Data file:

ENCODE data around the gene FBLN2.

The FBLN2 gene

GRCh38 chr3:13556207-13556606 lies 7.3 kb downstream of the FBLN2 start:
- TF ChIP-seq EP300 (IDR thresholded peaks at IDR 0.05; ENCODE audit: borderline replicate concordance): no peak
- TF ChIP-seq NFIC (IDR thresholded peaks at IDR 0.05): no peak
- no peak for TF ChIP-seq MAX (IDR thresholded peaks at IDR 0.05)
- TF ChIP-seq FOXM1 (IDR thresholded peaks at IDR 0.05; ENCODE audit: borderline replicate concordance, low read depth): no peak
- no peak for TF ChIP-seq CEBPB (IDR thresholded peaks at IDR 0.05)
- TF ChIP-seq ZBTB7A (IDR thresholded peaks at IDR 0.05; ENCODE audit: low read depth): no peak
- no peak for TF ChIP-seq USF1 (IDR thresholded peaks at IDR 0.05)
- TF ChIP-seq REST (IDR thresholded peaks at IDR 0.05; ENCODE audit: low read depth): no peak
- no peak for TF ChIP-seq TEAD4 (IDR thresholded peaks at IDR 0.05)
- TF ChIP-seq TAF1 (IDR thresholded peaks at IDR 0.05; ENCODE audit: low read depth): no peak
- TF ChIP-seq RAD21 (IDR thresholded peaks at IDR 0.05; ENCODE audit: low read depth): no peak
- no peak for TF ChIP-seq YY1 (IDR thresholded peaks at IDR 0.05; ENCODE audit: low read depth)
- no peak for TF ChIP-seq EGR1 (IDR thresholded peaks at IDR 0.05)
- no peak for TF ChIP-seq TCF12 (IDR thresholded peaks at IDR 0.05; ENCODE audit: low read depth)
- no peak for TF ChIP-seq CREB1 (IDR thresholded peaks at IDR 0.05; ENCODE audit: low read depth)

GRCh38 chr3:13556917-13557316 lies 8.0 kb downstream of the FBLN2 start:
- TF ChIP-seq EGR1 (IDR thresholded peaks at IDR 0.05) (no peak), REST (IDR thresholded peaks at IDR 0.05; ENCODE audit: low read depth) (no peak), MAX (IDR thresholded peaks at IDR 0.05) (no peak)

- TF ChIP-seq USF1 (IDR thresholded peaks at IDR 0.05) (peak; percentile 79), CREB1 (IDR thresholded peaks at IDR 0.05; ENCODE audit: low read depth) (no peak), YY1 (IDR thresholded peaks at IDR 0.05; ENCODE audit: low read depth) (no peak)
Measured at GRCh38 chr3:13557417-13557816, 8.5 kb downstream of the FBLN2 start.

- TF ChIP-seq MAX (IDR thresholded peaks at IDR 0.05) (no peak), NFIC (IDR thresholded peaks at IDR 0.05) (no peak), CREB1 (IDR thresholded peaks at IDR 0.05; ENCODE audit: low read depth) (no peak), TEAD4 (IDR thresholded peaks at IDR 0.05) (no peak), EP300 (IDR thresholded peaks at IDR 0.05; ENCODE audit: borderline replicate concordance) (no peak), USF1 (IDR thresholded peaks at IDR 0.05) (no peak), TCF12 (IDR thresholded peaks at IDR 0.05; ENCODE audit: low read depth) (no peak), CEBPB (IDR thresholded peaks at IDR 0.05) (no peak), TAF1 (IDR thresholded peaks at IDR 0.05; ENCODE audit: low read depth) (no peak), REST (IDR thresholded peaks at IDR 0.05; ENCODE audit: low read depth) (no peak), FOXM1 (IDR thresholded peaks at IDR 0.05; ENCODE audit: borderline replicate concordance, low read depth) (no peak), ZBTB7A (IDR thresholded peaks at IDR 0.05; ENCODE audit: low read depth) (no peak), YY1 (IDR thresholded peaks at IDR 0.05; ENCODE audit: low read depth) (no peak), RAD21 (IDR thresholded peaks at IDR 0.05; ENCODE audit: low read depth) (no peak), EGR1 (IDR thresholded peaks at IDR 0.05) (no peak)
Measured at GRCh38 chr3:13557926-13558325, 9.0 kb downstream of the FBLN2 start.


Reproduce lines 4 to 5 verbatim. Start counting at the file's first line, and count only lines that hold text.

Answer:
- TF ChIP-seq EP300 (IDR thresholded peaks at IDR 0.05; ENCODE audit: borderline replicate concordance): no peak
- TF ChIP-seq NFIC (IDR thresholded peaks at IDR 0.05): no peak